Miller, 36, was arrested and taken into custody at La Guardia Airport in New York for allegedly “intentionally conveying to law enforcement false information about an explosive device on a train traveling to Connecticut,” according to a press release from the United States Attorney for the District of Connecticut obtained by The Hollywood Reporter.
Miller “called a 911 dispatcher in New Jersey and reported that he was on Amtrak Train #2256 traveling from Washington, DC towards Penn Station in New York City, and that a female passenger ‘has a bomb in her bag,’” according to an FBI affidavit filed with the United States District Court for the District of Connecticut and obtained by The Blast.
While the arrest is Miller’s latest run-in with the law, the past few years has proven to be troublesome for the actor —both professionally and personally. Here’s a look back.
In December, Miller was arrested on suspicion of battery after a driver of an unnamed car service company accused the actor of attacking him and requested a private person’s arrest.
According to officer Drake Madison, officers followed the victim to Miller’s residence, where he was arrested and taken into custody around 1 a.m.
Miller was booked at the Hollywood station, citing a misdemeanor, and released on his own recognizance with a notice to appear. No other details were available.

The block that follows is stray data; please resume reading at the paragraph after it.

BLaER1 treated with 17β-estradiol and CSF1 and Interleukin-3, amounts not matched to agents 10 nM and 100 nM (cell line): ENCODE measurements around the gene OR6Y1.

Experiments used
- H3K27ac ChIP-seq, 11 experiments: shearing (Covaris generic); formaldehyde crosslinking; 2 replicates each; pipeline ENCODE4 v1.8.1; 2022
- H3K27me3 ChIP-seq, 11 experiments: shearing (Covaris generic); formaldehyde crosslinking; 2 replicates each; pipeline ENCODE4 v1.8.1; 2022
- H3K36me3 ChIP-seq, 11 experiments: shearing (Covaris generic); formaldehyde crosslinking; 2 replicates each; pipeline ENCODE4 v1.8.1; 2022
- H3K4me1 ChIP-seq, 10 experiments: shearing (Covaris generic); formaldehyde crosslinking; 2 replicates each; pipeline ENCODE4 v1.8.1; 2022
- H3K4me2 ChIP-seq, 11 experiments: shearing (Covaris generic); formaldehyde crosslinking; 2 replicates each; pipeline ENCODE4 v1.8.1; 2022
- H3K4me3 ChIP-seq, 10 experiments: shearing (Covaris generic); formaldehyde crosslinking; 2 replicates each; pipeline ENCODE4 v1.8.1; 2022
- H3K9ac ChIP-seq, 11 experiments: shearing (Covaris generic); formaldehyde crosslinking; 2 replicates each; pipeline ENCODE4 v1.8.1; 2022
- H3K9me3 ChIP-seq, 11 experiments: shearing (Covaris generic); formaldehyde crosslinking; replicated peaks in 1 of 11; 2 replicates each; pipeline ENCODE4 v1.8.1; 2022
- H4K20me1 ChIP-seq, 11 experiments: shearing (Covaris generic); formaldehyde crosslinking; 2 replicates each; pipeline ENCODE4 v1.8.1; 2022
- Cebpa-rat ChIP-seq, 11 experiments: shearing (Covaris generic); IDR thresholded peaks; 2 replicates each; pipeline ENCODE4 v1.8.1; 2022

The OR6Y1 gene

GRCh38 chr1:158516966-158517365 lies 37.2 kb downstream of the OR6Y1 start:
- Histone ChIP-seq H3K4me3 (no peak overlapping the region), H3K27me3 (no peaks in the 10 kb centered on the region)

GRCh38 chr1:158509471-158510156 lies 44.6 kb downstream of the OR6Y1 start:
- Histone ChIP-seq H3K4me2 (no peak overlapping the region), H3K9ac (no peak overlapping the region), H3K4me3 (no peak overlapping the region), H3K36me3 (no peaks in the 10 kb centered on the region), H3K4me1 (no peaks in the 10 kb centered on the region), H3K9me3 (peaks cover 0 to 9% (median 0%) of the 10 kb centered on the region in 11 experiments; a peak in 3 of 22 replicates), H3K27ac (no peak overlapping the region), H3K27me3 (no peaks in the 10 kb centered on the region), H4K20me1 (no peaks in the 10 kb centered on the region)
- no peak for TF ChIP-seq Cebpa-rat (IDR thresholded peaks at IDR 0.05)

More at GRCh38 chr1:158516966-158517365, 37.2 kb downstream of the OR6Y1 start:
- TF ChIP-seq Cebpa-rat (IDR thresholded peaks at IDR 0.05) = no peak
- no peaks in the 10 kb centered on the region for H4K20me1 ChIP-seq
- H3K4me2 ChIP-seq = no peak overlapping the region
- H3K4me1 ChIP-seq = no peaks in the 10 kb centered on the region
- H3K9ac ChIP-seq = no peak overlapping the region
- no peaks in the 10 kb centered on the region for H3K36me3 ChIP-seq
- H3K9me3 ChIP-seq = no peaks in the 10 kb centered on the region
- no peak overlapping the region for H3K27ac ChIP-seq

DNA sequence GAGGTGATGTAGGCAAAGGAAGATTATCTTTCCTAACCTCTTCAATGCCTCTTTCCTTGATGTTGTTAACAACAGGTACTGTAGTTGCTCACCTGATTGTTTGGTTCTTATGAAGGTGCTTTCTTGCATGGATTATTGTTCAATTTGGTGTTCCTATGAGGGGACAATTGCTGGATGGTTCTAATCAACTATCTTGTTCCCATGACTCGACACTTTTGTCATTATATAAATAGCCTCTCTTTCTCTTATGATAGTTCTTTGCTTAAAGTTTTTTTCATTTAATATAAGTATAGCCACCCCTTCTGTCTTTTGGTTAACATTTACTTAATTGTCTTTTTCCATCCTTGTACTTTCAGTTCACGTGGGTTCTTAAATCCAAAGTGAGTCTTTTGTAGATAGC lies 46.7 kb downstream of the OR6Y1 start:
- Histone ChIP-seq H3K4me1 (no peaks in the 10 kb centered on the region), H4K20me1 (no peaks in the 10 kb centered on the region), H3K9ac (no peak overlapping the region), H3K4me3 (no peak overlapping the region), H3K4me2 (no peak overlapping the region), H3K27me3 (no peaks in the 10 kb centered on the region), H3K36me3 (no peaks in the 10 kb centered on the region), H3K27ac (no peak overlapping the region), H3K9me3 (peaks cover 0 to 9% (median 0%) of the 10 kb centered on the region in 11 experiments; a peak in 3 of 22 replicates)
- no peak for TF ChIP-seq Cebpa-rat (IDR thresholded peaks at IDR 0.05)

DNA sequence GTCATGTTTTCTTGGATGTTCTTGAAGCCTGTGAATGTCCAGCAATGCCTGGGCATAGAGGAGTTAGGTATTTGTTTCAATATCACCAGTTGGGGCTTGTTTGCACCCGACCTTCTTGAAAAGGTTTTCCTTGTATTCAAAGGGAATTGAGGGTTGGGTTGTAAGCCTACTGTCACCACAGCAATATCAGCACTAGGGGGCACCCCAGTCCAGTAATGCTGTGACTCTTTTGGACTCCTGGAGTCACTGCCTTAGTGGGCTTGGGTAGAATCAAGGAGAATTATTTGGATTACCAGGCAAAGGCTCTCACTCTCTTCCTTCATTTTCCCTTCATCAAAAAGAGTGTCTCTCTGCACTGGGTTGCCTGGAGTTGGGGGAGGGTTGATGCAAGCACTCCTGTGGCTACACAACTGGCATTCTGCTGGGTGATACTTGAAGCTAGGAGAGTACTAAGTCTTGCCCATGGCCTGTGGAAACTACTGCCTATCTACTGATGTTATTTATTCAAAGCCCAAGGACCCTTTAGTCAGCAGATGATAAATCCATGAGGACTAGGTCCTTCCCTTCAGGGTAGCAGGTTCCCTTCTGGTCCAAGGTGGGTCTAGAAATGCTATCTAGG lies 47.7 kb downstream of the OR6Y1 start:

According to TMZ, Miller and the accuser came to an agreement that restrained the civil case from going to court. However, the terms of the settlement have not been disclosed.
Five months after Miller’s arrest, HBO announced that the actor who played Silicon Valley‘s Erlich Bachman would not be returning for a fifth season.
“The producers of Silicon Valley and T.J. Miller have mutually agreed that T.J. will not return for season 5,” the network said in a statement. “In Erlich Bachman, T.J. has brought to life an unforgettable character, and while his presence on the show will be missed, we appreciate his contribution and look forward to future collaborations.”
In June, Miller told The Hollywood Reporter that his departure was “a joke.”
“Leaving was a joke that I thought would be a good joke,”he told the publication. “It seemed like a funny trick to play on everyone. It’s just like, what if Kramer [Michael Richards] left in the middle of Seinfeld’s height? … What if that was the end of this character? I just thought that would be really fascinating.”
“That was the impetus behind walking. That’s sort of the impetus behind everything I do: It just makes me laugh,” he added. “It’s not about money, it’s not about any of that stuff. It’s certainly not about fame, which is destructing my relationships with my family. It’s about things that are interesting and funny.”